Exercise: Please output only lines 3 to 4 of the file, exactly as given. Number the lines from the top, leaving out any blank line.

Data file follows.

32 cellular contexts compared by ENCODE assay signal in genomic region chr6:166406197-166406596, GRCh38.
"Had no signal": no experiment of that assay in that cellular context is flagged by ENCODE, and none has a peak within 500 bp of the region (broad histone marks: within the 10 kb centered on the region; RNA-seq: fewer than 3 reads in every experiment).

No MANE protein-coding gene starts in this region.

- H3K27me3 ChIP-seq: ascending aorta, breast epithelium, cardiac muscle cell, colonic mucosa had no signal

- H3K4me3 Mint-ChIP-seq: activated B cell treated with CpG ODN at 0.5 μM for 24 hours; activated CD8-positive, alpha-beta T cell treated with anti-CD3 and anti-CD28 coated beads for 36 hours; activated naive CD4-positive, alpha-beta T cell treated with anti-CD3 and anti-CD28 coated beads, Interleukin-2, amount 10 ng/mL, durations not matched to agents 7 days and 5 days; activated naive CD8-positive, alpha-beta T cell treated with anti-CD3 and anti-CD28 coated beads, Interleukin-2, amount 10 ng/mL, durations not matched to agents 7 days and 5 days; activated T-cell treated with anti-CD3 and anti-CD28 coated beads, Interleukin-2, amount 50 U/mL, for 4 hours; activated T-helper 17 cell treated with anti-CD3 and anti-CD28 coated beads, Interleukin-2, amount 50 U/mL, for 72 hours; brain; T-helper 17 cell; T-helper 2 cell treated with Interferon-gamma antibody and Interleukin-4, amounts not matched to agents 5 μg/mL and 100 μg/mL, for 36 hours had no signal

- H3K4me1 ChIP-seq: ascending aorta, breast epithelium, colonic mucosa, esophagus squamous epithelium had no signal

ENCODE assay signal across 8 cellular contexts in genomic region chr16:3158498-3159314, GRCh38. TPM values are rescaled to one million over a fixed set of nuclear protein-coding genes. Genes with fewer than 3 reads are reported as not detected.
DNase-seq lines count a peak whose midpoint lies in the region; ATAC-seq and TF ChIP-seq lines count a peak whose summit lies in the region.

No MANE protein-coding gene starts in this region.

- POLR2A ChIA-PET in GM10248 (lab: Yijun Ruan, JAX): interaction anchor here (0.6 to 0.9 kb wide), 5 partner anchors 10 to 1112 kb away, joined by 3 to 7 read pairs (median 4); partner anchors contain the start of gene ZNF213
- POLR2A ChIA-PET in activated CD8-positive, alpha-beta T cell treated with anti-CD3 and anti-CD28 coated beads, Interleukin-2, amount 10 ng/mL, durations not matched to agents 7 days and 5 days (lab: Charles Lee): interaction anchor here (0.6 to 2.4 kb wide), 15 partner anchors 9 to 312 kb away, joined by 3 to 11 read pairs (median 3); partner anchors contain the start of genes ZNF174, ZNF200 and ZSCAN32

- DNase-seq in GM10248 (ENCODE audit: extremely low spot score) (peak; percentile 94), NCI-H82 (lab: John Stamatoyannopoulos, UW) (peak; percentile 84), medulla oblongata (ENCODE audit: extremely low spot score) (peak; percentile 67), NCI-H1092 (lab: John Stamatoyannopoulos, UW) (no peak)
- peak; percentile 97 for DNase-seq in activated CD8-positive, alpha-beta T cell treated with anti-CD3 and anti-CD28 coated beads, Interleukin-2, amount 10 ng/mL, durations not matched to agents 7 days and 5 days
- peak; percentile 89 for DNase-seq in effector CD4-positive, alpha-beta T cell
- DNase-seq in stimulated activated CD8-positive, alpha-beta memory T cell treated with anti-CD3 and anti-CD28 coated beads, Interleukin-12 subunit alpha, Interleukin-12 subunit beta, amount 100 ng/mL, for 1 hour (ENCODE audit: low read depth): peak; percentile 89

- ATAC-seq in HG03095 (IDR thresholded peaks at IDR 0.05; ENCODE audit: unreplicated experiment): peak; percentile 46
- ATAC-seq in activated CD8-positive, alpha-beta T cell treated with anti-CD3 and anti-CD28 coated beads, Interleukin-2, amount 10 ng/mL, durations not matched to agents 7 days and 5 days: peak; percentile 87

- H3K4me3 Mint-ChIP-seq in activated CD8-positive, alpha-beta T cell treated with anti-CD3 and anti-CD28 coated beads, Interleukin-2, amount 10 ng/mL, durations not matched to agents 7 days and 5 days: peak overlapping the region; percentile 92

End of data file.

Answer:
No MANE protein-coding gene starts in this region.

- H3K27me3 ChIP-seq: ascending aorta, breast epithelium, cardiac muscle cell, colonic mucosa had no signal